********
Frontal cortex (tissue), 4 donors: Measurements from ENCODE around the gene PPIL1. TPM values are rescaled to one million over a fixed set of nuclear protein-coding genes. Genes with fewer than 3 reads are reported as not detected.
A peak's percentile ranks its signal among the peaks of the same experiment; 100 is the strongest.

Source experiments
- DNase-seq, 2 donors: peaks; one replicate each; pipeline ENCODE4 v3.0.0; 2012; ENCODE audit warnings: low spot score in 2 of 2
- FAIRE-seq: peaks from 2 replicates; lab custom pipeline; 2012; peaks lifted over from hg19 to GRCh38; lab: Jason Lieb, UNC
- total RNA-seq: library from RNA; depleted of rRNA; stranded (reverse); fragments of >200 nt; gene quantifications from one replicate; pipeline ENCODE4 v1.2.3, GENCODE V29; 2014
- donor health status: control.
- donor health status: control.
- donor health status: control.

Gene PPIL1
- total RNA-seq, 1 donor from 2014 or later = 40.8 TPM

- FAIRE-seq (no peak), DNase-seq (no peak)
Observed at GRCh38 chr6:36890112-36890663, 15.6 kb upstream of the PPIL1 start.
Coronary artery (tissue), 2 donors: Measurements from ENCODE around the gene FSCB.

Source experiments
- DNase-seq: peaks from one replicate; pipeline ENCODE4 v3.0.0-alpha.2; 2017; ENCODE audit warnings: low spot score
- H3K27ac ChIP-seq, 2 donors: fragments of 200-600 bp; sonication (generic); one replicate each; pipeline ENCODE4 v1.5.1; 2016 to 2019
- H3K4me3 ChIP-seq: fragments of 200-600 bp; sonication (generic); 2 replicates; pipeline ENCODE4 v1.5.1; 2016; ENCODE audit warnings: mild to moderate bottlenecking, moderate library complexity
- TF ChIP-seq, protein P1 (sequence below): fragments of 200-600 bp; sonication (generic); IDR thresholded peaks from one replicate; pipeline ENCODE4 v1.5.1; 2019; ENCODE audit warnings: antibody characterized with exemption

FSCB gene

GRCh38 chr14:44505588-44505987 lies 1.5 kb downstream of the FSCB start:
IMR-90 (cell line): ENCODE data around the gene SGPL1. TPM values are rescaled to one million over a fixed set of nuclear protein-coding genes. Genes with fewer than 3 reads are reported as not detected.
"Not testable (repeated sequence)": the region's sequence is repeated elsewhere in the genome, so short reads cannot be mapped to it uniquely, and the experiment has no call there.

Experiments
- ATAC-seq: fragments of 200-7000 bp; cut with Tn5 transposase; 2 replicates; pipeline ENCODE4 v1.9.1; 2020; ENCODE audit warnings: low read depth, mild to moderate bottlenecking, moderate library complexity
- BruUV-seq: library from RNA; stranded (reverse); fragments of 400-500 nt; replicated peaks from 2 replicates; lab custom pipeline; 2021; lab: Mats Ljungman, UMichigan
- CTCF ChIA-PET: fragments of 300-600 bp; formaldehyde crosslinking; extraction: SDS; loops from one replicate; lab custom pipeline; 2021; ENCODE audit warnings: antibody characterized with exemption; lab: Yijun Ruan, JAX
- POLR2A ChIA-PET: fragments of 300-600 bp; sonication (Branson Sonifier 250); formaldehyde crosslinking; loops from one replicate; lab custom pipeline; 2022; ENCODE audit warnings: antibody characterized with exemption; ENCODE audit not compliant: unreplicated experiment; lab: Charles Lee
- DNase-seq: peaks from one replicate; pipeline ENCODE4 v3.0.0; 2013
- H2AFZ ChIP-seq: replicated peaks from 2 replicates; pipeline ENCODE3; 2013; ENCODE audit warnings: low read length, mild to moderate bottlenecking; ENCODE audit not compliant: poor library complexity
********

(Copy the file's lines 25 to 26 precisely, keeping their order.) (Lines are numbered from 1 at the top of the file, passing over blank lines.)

- ATAC-seq: fragments of 200-7000 bp; cut with Tn5 transposase; 2 replicates; pipeline ENCODE4 v1.9.1; 2020; ENCODE audit warnings: low read depth, mild to moderate bottlenecking, moderate library complexity
- BruUV-seq: library from RNA; stranded (reverse); fragments of 400-500 nt; replicated peaks from 2 replicates; lab custom pipeline; 2021; lab: Mats Ljungman, UMichigan